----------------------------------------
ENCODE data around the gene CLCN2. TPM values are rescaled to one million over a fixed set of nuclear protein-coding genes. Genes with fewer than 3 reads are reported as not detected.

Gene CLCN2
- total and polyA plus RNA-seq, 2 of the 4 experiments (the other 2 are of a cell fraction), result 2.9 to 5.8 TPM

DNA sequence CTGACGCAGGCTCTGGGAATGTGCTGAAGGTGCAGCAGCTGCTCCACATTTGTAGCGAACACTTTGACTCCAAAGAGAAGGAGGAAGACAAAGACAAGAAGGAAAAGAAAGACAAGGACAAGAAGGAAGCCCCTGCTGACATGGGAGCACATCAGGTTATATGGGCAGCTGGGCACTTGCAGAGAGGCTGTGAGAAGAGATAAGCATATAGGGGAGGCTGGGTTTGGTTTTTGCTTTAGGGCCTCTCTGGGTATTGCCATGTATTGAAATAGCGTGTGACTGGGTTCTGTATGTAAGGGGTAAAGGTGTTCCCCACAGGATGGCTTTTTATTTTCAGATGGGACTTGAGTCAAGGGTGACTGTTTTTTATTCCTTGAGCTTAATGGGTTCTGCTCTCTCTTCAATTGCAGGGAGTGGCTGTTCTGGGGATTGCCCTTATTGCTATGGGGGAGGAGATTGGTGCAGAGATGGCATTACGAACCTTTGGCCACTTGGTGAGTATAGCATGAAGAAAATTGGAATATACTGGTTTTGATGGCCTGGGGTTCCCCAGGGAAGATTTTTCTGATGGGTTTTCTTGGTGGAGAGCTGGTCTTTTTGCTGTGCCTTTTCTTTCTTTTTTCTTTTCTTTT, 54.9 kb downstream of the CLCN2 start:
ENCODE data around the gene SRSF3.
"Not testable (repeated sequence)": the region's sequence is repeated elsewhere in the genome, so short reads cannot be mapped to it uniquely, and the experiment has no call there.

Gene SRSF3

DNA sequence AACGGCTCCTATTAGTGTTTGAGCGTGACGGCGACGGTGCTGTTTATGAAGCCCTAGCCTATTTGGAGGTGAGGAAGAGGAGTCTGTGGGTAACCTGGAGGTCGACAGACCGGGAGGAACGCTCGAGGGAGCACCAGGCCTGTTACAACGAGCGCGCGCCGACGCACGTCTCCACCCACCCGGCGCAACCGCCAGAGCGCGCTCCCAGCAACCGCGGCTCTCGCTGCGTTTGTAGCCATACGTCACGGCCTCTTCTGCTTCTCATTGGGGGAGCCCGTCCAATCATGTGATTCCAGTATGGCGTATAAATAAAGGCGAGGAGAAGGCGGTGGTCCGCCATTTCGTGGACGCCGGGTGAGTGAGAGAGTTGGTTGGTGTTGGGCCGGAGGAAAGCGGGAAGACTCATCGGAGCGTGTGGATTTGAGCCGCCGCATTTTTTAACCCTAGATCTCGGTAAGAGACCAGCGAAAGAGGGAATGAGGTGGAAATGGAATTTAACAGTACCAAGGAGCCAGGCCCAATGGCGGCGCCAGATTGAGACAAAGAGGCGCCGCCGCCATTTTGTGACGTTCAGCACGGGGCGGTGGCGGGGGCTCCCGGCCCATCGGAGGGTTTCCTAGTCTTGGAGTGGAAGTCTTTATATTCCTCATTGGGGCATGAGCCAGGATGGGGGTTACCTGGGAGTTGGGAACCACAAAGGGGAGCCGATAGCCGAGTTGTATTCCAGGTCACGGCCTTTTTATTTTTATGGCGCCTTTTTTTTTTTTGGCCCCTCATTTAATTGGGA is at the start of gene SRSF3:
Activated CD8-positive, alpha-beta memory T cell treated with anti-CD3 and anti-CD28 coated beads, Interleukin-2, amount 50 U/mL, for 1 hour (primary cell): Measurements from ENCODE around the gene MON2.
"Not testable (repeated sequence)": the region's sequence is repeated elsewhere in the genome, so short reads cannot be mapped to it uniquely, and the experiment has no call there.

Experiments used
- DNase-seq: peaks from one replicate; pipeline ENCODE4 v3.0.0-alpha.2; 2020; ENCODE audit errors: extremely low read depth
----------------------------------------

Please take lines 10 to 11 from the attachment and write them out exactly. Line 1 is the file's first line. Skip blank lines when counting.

"Not testable (repeated sequence)": the region's sequence is repeated elsewhere in the genome, so short reads cannot be mapped to it uniquely, and the experiment has no call there.

Experiments used